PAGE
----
Sunday, January 22, 2012

The legal mess in EU

I December of last year I wrote a blog stating how UK is fortunate to be out of EU. The British demands demanded special treatment for the city of London that could start an open season on egalitarianism and was a non-starter. One senior Nordic official involved in negotiations said: “When we saw their list, our experts said: ‘They’re not serious. It’s just too much.’ ”

Financial times wrote and article about miscalculations of the British in negotiations with UK. FT has pieced together the evens of the crucial two weeks leading up to the vote in Brussels. This means that not only was the strategy of the British flawed, but so were their tactics.

UK is doubly lucky to be out of the new EU.

The new IMF chief,  Christine Lagarde, (who started after the her predecessor's scandalous rendezvous with a maid in NY hotel, who alleged rape) has recently scared a lot of folks by mentioned similarity of current events with those of Europe in 1930's. A number of commentators found comfort in the fact that the bogeymen of 20th century Europe: communism and nazism are not politically viable leaders. This may prove to be wishful thinking - political extremists could use a mixture of old ideas, or invent something new. Stability founded on public apathy in a rotting political system lasts only until a clear alternative emerges, which draws very sharp contrasts with the existing (moderate) status quo, resulting in a move to one or another extreme. Inability to imagine a specific extreme outcome, offers false comfort of apparent stability.

I have also expressed the view that bonds of three treaties in Europe could also imperil stability. First, all of them take sovereign rights from nations and vesting them in pan-European institutions. These ties have already requires large transfers of wealth from the core of EU to its periphery. Third, these layers of treaties are a potential legal nightmare today, and political nightmare tomorrow.

Furthermore Cameron said: '“Clearly, the institutions of the European Union belong to the union, they belong to the 27.” A “treaty within a treaty” would improperly force the Commission and ECJ into “serving two masters at the same time”.

Sounds reasonable, but this implies nothing less than a scorched-earth tactic. Britain’s rejection of treaty changes means that its 26 EU partners must do without the European institutions.

Herman Van Rompuy, the European Council president who brokered Friday’s deal admitted: "This formula has some handicaps but we will try to overcome them. We will need a large interpretation of the roles of institutions.” What happens when British and French lawyers disagree about this re-interpretations of the roles of EU institutions? Could British enforce their rights?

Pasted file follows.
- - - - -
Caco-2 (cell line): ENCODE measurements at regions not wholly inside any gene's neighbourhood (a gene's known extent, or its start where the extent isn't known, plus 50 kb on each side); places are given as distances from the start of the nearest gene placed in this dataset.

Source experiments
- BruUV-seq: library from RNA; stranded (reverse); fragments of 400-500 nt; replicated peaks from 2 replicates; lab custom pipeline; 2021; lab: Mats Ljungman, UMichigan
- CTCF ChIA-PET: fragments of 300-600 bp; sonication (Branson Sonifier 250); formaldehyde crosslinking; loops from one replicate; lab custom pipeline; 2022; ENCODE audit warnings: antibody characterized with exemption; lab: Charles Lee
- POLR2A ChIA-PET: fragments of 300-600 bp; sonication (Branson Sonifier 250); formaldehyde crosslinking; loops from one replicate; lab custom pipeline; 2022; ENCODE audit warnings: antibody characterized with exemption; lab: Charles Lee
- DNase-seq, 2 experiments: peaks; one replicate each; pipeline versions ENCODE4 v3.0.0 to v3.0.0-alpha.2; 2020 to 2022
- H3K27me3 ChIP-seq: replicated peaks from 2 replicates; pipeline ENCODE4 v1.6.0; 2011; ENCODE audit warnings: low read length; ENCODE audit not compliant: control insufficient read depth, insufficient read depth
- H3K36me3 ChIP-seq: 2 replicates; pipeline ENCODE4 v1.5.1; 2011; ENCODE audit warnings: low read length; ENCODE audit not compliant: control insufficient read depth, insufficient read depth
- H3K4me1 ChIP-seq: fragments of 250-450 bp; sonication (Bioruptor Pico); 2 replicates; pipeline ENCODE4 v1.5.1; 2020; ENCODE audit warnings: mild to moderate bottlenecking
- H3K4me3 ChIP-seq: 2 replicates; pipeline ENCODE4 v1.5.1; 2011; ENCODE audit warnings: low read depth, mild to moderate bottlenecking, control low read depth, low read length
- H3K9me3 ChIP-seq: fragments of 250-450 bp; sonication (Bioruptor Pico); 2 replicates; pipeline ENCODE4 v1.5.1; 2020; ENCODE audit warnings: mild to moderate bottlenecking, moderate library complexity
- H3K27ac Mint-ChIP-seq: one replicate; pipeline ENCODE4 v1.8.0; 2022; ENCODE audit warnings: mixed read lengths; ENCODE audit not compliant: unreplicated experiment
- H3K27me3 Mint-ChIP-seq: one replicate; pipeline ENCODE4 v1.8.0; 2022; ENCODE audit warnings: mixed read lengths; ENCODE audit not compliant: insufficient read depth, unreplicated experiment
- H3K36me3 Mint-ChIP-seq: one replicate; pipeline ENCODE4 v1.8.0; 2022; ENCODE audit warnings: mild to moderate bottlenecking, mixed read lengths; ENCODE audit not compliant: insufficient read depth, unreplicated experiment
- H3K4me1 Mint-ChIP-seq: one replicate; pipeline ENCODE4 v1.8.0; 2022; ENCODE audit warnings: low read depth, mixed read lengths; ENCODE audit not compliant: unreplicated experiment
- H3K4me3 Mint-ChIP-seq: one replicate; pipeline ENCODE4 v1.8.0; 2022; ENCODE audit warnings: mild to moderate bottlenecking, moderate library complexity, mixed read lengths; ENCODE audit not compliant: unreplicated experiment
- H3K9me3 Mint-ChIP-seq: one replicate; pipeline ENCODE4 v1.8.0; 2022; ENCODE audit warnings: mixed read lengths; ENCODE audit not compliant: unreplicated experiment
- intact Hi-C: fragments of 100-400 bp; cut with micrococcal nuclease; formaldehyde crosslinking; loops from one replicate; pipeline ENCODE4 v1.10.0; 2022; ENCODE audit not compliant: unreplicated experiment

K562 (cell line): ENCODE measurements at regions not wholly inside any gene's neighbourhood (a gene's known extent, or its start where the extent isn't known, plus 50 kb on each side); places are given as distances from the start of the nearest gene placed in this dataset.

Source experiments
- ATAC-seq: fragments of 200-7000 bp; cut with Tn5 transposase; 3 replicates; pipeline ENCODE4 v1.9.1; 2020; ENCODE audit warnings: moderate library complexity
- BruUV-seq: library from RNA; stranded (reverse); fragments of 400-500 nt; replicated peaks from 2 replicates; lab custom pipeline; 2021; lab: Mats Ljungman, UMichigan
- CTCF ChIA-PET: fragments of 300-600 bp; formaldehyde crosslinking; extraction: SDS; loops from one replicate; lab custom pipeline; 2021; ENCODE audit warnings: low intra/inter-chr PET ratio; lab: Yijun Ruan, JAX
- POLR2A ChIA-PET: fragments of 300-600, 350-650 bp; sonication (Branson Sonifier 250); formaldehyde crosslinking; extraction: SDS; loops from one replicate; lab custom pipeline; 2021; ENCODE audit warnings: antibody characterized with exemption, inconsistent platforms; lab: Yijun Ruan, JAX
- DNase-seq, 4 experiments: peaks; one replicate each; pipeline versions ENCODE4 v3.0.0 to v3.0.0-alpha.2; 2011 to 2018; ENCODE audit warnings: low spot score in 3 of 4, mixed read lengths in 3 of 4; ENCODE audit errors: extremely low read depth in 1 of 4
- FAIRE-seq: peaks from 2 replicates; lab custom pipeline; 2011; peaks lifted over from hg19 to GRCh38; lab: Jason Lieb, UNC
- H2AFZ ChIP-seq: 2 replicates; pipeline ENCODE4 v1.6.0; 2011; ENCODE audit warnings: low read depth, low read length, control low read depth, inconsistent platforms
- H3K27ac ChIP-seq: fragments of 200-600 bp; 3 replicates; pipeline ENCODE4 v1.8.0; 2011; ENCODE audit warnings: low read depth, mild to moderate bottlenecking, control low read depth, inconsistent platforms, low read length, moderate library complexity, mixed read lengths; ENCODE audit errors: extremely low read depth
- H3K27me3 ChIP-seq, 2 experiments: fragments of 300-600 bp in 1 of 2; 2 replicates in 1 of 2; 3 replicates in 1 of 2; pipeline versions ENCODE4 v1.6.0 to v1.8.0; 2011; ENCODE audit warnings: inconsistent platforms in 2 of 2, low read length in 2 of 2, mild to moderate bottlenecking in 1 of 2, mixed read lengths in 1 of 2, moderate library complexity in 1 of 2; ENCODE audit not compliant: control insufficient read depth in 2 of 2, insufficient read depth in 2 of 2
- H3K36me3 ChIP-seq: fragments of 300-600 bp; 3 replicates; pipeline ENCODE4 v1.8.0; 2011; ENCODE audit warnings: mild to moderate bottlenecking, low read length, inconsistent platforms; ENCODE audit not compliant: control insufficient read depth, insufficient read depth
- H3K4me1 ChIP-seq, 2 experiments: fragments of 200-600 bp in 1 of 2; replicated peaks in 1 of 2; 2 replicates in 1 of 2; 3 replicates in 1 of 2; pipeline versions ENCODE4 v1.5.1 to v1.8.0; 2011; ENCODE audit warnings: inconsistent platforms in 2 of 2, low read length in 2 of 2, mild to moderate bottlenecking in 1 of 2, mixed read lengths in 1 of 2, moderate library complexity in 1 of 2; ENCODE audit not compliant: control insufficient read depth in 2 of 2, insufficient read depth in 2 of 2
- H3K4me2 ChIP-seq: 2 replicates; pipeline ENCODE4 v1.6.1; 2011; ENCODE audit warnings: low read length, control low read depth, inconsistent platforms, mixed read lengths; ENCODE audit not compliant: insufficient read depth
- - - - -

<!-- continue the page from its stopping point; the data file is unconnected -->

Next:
Guy Verhofstadt, the former Belgian prime minister who is the European Parliament’s most outspoken advocate of a United States of Europe, said non-EU treaty would set a dangerous precedent, potentially leading to a splintering of the bloc into subgroups of member states who decide on their own when EU institutions can apply, and threatened to take EU leaders to court if they proceeded with a treaty outside EU strictures. “ It’s not just the UK in or out: it’s mostly about the nature of the union. There are a growing number of countries . . . which will not accept the use of this treaty to execute a coup.”

Meanwhile, the European Commission officials are insisting that the new treaty can rely on EU institutions even if they are not formally included in the new pact. This is a very hypocritical position, consider that the new EU solution was premised on members legal obligation to live within their means. Even if re-interpretation succeeds, allowing the use of EU intuitions by the 26 countries, the precedent undermines credibility in all EU promises, and rules. How can European Commission's authority to enforce the new “fiscal compact” after this? Talk about sawing off the branch you sit upon!

Officials said the treaty was likely to bind all signatories to abide by Commission recommendations on how they should get unbalanced budgets back in line, but this measure that would not formally pull the Commission into the treaty. The promises could be enforced under rules, which regulate bilateral trade relations that have been on the used only 10 times since 1958 treaty of Rome. Let me restate the above, because it's so illogical: enforcement is proposed to come from European commission which is not a part of new treaty, and be enforced by archaic rules which are also no part of either the old or new EU treaties, but predate both. So, recommendations for compliance, and enforcement both is supposed to from institutions outside of EU treaties.

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